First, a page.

Some things the American traveler should know about Ireland.
1) Holy shit is it expensive. Now I know how Mexicans feel when they vacation in the U.S.
2) Did I mention the roads? Small. Tiny. No shoulders in many places. (Which makes driving on the wrong side of the road from the wrong side of the car all the more interesting.) And in many places, they like to put the relevant road signs AFTER the turn-off!
3) The beer, as you imagine, flows like water. And they take the branding very seriously it seems. In every bar and pub, a Guinness went into a Guinness pint glass. A Smithwick’s went into a Smithwick’s pint glass. And so forth and so on.
4) Despite the reputation as a drunken land, the bars are stingy with the whiskey and other hard liquor. You ask for a Jameson’s on the rocks (or, in Irish, “over ice”) and you’re not going to get a rocks-glass full like you would in New York or Louisiana. You’ll get one shot glass over ice. There you go sir. Enjoy.
5) It’s not called drinking and driving in Ireland. It’s called Drink Driving, which sounds really, really fun. But they take it really, really seriously. Indeed, there’s a big debate going on in the country because a rural politician wants to lighten up the Drink Driving laws that basically make it illegal to have even one pint before hitting the road.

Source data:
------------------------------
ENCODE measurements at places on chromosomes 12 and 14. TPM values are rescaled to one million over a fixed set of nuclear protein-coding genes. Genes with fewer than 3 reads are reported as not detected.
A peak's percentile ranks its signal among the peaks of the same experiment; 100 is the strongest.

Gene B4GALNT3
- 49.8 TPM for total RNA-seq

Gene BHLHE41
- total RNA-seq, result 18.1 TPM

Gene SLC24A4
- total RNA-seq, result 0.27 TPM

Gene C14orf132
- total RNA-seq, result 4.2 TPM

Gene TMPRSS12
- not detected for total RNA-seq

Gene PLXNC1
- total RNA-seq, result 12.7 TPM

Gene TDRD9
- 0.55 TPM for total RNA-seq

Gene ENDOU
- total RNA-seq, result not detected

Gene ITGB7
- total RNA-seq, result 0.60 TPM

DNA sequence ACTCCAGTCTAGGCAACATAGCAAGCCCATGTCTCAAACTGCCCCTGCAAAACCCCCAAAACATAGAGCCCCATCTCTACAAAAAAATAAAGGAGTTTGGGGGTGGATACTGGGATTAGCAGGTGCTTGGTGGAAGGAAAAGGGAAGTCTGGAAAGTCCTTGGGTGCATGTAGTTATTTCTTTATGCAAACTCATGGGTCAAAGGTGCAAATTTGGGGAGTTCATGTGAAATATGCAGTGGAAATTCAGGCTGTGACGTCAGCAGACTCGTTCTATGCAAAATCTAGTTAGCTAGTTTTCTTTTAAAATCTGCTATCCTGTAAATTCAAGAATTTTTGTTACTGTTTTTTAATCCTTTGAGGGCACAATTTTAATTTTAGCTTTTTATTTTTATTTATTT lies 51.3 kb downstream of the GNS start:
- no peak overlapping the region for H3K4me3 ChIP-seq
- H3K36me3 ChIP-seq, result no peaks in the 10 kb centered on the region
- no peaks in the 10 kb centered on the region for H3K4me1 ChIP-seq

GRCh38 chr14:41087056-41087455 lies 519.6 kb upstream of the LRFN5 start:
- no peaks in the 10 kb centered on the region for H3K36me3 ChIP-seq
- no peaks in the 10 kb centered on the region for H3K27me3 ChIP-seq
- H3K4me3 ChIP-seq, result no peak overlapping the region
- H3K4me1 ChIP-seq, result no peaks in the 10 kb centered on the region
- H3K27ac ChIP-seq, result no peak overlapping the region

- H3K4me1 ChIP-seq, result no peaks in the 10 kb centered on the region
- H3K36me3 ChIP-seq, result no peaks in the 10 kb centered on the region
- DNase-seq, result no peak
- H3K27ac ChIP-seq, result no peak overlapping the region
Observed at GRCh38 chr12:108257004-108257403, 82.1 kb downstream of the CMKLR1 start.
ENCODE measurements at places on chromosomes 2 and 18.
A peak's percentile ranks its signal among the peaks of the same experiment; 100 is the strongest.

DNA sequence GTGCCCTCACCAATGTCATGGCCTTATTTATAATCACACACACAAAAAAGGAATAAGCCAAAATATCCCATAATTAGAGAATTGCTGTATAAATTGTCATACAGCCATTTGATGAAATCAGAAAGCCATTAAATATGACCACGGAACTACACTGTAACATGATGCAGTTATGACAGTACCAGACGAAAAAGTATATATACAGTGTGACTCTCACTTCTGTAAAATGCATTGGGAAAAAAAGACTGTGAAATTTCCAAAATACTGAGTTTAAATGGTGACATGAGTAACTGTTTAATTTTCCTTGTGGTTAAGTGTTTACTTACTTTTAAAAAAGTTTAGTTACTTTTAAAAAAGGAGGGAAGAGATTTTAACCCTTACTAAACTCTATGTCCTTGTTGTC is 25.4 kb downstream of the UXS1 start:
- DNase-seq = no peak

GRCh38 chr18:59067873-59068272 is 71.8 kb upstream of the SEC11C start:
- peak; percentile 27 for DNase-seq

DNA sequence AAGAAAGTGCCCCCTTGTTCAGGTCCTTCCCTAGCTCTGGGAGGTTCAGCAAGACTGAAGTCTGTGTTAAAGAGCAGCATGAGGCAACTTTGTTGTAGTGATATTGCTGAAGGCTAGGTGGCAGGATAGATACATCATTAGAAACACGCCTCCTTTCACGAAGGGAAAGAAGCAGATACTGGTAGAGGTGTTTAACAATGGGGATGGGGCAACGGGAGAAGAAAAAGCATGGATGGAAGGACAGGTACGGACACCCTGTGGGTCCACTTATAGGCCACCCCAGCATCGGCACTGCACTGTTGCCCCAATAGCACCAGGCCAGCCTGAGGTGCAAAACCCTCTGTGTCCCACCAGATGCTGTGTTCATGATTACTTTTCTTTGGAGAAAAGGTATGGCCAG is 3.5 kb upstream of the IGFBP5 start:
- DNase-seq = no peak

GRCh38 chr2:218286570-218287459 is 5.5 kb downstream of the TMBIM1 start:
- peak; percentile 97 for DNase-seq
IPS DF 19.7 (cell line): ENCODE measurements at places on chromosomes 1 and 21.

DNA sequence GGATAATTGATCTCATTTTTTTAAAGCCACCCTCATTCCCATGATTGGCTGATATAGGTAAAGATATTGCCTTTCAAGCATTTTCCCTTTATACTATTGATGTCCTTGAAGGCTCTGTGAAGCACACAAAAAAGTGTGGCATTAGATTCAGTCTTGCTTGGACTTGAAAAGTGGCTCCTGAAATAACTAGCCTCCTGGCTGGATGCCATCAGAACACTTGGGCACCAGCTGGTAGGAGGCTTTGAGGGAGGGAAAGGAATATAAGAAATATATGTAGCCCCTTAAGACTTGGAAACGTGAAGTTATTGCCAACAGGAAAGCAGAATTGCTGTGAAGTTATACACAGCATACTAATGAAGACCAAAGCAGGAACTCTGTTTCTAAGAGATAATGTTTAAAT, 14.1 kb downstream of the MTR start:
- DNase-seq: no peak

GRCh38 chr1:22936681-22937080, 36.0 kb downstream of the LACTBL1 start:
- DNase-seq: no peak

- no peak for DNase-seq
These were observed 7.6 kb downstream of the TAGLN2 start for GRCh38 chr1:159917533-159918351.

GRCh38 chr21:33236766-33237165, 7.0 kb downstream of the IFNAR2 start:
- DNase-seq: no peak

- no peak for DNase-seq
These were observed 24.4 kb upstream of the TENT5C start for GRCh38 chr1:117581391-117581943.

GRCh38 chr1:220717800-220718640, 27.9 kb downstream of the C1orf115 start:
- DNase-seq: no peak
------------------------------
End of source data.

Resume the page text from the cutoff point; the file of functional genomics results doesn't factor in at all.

6) The food, despite ignorant-ass American stereotypes, is actually rather good. You can’t mess with an Irish Breakfast. C’mon, it’s eggs and like sixteen types of sausage. How do you not like that? (Interestingly, the French group in one place ordered American breakfasts AND American coffee–to which I say, “Honh-honh-HONHHH!”) Also? Fish and chips? FRESH fish and chips? And out near Galway, at Moran’s, we had some of the best oysters ever eaten anywhere in the world. Seriously. The pubs know their way around a soup, too. I’ll tell you that much!